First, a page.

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Flying Hays, again

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Flying isn't for everybody. There are significant numbers of people who would rather drive, there are many who fear being in an airplane, and cost simply makes it prohibitive for a lot of American families.

Look at Hays Regional Airport. A good year traffic-wise is when emplanements exceed 10,000. That is roughly half the population of the city -- and there is no way 50 percent of the citizenry flies once a year. The number of Haysites who regularly utilize air travel is likely closer to 1,000, and these individuals fly repeatedly.

For these passengers, having a full-service airport is more than mere convenience. It is a business necessity. Health care, education, energy, oil and gas, tourism and multiple export-oriented companies all benefit from departures and arrivals that require only a 10-minute drive to complete the journey.

Hays Regional Airport is a critical component of the local economy.

Which is why there is steadfast commitment from both local and federal governments to keeping the facility operating. Congress regularly funds the Essential Air Service program that subsidizes carriers to fly in and out of Ellis County. The federal government also helps pay for upgrades and improvements to buildings and grounds.

The city of Hays does its part by picking up a fair share of those renovations, by staffing the airport, providing public safety, and continued lobbying of public and private partners to ensure operations run smoothly.

Last week, those attending a ribbon-cutting ceremony got to see the latest physical improvements. Modernized facilities, including the lounge, security areas and restrooms, received much more than a fresh coat of paint to make the airport more attractive. A $1.6 million upgrade also included the roof, as well as heating and air-conditioning systems.

"We are on a string of improvements to bring this facility up to par and make us competitive in the regional marketplace," said Hays Mayor Henry Schwaller IV.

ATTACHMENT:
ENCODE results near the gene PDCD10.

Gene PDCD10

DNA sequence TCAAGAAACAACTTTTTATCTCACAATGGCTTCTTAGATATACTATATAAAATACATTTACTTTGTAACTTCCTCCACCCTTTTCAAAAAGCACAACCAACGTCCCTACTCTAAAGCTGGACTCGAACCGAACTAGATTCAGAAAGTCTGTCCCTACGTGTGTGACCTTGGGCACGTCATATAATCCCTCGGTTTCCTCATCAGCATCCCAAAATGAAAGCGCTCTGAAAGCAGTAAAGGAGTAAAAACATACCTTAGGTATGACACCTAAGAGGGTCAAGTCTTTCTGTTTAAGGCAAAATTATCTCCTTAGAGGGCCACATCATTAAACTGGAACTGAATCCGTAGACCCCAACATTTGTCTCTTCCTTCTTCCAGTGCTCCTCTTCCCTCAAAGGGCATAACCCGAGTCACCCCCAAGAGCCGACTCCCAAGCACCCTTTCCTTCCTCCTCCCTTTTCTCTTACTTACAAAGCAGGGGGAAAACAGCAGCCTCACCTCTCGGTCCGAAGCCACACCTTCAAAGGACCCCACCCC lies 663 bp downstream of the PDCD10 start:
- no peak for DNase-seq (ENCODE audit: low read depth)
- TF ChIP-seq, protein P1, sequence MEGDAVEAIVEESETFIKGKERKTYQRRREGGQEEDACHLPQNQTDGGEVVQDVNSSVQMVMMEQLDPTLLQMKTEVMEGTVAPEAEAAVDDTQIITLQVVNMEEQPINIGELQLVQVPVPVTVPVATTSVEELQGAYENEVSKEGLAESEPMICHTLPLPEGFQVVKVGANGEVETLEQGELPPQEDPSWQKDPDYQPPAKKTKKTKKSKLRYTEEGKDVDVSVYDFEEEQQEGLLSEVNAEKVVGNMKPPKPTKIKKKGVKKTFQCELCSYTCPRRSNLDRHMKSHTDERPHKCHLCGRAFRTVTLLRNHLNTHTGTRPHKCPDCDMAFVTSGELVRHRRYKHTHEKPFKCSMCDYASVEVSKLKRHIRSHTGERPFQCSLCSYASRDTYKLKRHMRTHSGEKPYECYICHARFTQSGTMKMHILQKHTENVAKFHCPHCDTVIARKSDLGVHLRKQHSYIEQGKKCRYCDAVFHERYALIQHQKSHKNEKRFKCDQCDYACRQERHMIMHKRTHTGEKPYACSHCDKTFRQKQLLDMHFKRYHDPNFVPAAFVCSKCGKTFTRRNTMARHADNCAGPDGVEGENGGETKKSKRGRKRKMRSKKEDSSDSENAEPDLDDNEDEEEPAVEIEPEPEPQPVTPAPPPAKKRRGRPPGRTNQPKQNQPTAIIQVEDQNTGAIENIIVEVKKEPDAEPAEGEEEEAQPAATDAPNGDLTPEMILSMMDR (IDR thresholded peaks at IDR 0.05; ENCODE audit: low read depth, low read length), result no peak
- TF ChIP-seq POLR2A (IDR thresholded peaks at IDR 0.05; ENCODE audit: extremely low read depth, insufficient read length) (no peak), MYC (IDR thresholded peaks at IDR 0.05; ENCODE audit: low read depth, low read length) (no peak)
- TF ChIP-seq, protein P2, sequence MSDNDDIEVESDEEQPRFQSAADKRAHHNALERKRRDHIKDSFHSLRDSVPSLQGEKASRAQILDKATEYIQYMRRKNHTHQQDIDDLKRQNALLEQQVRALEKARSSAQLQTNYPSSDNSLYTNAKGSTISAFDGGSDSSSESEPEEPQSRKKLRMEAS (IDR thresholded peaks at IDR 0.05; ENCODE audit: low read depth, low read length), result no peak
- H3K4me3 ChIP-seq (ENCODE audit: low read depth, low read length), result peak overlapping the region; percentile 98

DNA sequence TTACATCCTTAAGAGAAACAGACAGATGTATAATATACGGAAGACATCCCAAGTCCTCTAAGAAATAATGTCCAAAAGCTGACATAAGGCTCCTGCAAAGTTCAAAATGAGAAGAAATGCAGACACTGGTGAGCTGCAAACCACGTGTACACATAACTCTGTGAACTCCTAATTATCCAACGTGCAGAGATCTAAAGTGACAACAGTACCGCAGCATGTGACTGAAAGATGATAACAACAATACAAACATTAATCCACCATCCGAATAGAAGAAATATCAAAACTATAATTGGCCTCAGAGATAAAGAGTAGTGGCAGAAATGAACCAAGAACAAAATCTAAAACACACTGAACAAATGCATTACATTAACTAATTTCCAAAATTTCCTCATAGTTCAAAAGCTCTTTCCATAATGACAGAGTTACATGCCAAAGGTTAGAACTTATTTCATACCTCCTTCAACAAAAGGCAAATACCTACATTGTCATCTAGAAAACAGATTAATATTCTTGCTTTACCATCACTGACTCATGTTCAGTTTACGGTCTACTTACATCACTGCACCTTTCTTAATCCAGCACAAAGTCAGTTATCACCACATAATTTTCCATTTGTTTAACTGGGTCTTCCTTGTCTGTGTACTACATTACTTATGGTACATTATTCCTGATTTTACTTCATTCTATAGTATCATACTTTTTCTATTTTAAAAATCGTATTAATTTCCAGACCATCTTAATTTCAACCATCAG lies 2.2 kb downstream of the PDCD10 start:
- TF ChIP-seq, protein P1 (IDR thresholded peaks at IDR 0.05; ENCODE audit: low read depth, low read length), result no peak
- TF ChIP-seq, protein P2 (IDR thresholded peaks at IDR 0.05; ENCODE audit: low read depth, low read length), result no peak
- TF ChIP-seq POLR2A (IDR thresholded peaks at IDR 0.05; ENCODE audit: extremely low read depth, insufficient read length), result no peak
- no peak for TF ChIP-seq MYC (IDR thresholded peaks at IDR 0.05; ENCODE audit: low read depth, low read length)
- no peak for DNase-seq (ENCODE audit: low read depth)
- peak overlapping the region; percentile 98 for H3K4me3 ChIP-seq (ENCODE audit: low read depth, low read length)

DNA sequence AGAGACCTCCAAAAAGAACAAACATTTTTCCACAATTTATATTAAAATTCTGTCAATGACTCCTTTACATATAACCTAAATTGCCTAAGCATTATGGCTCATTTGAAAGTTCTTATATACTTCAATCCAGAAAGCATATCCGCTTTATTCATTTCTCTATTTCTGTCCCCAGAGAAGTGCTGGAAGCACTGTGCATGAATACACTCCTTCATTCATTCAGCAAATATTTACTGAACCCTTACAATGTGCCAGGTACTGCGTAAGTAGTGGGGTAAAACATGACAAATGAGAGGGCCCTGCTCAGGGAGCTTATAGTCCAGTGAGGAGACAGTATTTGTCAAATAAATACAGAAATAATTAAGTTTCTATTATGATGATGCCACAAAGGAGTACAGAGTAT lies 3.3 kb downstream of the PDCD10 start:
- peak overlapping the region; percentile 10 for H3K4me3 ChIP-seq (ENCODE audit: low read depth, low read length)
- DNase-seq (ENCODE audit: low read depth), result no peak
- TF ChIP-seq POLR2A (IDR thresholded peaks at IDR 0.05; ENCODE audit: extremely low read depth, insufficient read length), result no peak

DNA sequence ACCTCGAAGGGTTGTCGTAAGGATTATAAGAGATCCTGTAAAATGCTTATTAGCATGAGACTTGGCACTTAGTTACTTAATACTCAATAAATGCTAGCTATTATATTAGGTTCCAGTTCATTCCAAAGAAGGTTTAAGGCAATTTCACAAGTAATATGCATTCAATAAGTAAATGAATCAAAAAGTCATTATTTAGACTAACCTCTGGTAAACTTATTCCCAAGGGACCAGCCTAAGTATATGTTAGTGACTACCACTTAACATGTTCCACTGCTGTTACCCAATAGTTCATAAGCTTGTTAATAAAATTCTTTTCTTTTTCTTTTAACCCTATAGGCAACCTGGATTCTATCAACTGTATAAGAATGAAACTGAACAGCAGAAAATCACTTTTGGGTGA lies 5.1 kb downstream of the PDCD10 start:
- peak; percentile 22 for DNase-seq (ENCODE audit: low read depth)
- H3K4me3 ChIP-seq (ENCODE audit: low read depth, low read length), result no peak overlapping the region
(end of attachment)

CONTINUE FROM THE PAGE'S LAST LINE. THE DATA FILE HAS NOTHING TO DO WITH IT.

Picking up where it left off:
He is correct. In 2013, the 6,500-foot primary landing strip was redone in a manner that allowed larger commercial aircraft. Plans are in place to redo the cross-wind runway as well.

With people willing to fly and governmental units working hard to provide the facilities necessary, the only remaining component to account for is the carrier itself. One might think a $2 million stipend would have airlines circling Hays in hopes of landing the contract. That just isn't the reality in the multi-billion-dollar industry.

Dissatisfied with the service provided by Great Lakes Airline, which drove off customers with its unreliable schedule, the city negotiated to obtain a better partner last year. SkyWest, which flies for United Airlines, stepped up to the tarmac. The new carrier nixed the Kansas City flight, but offered two daily trips to Denver where connections to the nation and world were readily available. Particularly popular was the early-morning departure, which allowed maximum access to wherever local travelers needed to go.

Encouraged, local passengers renewed their faith in Hays Regional Airport and began flying in greater numbers. Unfortunately, 16-percent increases were not the 50-percent mark SkyWest was seeking. Economics prompted the carrier to drop the morning flight, replacing it with a second afternoon run. Local passengers were not impressed, nor should they have been. When a one-way trip to a major U.S. city takes 18 hours or more to complete, the convenience factor disappears.

SkyWest will resume the morning flight this month. While it won't be the ideal 6:50 a.m. time slot, the 10 a.m. departure should allow better-than-average connectivity in Denver.

While we wholeheartedly disagree with the games carriers appear to play with this market, it is at least our turn at this point. And it could be a pivotal moment for the future of Hays Regional Airport.

The flying public needs to get back onboard with the notion of flying Hays. We need to forgive the sins of the past and recommit to utilizing the local facility. At some point, if we can't produce enough passengers, even the federal government will begin to question our status as essential. We need to prove it.

We challenge all potential passengers, whether for business or leisure, to originate all air travel at Hays Regional Airport. SkyWest is about to make that decision easier with the resumption of morning flights. It is up to us to show all the investments and improvements were worthwhile.

Just remember the two-word slogan developed by the marketing committee: Fly Hays.

Editorial by Patrick Lowry


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